Bangalore: National Aerospace Laboratories (NAL) is in talks with Pratt and Whitney of Canada to co-develop an India-specific engine for a 90-seat plane being designed in the country that could compete with planes of French-Italian aircraft maker Avions de Transport Régional (ATR).
NAL, the aerospace research lab of the Council of Scientific and Industrial Research (CSIR), wants a fuel-efficient turboprop engine from Pratt and Whitney, owned by US conglomerate United Technologies Corp, to power the aircraft designed to fly on short-haul routes. The 14-seat Saras plane under development by NAL is powered by Pratt and Whitney engines.
“The technical discussions are on. They already have (similar type of) engines flying in other planes,” said Kota Harinarayana, the Raja Ramanna fellow at NAL, who is spearheading the project. A turboprop is a gas turbine engine used to drive a propeller.
Pratt and Whitney engines power the turboprop family of 50-74 seater planes of ATR, the equal joint venture between Alenia Aeronautica and European Aeronautic Defence and Space Co. A Pratt and Whitney spokesman in Canada did not respond to emails and calls for comment.
India’s aerospace industry has designed and built civilian planes such as Hansa and Saras and military planes such as an intermediate jet trainer and Tejas, a light combat aircraft, but these are powered by engines made by foreign firms such as Pratt and Whitney and General Electric Co., or GE.
It has had limited success in developing engines, a segment dominated by a handful of players such as GE, Safran Group of France, Pratt and Whitney, Rolls Royce Plc., Honeywell Inc. and NPO Saturn of Russia. The PTAE-7 small engine for Lakshya, the pilotless target aircraft built by military plane maker Hindustan Aeronautics Ltd (HAL) is the only success of India in aero-engine development. After two decades of working on the Kaveri engine for the Tejas fighter, the Gas Turbine and Research Establishment, a unit of the defence research agency, is looking for foreign partners to build the power plant.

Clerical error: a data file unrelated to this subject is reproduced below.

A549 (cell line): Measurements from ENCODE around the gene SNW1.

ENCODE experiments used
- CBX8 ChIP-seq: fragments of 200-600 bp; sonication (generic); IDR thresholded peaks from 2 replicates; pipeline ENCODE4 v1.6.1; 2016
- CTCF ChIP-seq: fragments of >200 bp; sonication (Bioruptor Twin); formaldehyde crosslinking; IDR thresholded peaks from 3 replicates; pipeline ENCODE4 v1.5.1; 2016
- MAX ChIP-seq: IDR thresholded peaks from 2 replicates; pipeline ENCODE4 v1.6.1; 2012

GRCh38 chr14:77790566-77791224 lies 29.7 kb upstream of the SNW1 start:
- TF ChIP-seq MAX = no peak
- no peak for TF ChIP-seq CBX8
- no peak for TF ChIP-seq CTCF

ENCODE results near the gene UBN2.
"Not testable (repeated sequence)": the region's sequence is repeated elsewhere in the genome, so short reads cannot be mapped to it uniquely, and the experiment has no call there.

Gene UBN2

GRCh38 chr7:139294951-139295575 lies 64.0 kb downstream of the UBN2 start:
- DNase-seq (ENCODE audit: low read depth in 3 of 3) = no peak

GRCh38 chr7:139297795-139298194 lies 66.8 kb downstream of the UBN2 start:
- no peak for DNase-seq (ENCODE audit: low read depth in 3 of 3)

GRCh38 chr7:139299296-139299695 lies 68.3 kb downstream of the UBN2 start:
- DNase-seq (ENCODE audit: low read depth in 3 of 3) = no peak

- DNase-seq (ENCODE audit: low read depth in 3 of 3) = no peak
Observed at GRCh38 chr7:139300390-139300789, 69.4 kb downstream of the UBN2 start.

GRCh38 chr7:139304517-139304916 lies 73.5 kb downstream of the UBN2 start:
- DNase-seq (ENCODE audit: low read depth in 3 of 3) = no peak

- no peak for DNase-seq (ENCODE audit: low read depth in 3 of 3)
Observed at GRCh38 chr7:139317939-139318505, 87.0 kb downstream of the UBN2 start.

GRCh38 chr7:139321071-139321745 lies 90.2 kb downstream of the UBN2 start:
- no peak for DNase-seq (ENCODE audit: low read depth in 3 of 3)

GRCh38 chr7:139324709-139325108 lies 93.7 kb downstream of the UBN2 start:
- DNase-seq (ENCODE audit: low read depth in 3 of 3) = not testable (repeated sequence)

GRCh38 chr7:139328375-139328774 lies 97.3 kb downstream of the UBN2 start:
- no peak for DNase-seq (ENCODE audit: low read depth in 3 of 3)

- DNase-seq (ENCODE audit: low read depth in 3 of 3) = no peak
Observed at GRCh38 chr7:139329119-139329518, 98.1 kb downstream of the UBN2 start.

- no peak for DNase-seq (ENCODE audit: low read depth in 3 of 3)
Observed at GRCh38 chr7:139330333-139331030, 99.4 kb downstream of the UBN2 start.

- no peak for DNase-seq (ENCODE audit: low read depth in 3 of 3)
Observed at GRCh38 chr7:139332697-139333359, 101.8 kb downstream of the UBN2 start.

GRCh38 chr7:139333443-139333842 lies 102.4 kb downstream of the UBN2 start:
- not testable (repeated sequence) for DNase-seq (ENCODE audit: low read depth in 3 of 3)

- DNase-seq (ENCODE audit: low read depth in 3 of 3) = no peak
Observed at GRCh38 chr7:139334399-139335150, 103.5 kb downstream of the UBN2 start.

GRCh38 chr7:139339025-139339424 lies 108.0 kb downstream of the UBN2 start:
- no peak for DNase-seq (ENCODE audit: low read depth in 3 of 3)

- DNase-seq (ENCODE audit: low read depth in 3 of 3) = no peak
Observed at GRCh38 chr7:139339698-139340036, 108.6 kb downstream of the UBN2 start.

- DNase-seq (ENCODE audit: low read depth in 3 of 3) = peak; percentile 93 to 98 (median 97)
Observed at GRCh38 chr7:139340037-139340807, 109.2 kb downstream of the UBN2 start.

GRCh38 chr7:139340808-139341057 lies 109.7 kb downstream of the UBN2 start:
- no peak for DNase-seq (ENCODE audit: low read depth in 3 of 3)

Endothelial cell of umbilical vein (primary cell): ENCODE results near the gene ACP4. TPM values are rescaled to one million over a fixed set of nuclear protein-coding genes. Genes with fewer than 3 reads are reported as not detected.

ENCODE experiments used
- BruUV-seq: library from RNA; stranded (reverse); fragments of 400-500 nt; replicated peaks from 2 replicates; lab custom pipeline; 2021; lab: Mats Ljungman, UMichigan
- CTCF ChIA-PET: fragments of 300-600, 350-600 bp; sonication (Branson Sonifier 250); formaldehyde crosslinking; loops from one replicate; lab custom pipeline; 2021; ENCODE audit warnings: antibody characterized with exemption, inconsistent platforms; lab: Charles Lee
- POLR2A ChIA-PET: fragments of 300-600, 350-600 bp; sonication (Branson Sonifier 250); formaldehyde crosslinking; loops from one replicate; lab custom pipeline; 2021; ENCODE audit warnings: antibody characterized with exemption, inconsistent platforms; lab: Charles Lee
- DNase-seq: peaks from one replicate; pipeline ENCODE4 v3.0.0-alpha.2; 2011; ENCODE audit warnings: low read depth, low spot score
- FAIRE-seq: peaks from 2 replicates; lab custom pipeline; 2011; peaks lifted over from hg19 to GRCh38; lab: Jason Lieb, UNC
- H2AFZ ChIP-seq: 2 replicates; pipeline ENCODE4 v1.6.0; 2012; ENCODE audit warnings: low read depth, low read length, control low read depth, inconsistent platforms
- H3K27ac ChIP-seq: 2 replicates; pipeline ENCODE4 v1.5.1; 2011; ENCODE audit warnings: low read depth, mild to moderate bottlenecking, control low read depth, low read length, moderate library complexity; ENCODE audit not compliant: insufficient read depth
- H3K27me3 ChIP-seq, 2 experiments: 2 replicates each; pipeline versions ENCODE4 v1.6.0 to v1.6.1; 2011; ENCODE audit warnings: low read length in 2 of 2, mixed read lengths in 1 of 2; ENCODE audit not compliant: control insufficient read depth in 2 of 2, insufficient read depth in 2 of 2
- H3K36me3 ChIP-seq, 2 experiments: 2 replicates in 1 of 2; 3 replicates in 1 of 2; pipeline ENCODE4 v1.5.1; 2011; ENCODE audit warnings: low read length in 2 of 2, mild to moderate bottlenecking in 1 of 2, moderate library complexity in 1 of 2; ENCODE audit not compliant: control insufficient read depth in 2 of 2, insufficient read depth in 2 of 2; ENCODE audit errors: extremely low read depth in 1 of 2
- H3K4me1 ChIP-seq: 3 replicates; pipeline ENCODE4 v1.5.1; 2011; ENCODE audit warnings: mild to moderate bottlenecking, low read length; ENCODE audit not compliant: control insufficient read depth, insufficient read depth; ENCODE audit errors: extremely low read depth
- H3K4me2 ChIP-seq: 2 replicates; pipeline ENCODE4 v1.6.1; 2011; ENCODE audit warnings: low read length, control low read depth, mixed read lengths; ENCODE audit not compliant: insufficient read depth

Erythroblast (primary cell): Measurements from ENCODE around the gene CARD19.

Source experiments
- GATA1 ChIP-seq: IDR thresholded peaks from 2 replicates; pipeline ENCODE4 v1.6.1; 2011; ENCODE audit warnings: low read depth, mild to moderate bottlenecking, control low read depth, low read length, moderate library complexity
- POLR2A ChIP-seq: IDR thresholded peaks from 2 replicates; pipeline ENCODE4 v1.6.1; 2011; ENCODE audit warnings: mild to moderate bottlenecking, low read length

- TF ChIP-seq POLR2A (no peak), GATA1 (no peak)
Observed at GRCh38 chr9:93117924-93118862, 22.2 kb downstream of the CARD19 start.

“Engine technology is the most complex in aeronautics. We are years behind in it,” said an HAL official, who has worked in the engine division of the firm but did not want to be named as he was not authorized to speak to the media.
NAL wants to sign an engine partner right from the start of the programme to ensure long-term committment and maintain costs, said Harinarayana. NAL will build a digital concept plane of the regional transport aircraft, or RTA 70, in around two years, followed by a flying prototype in four years.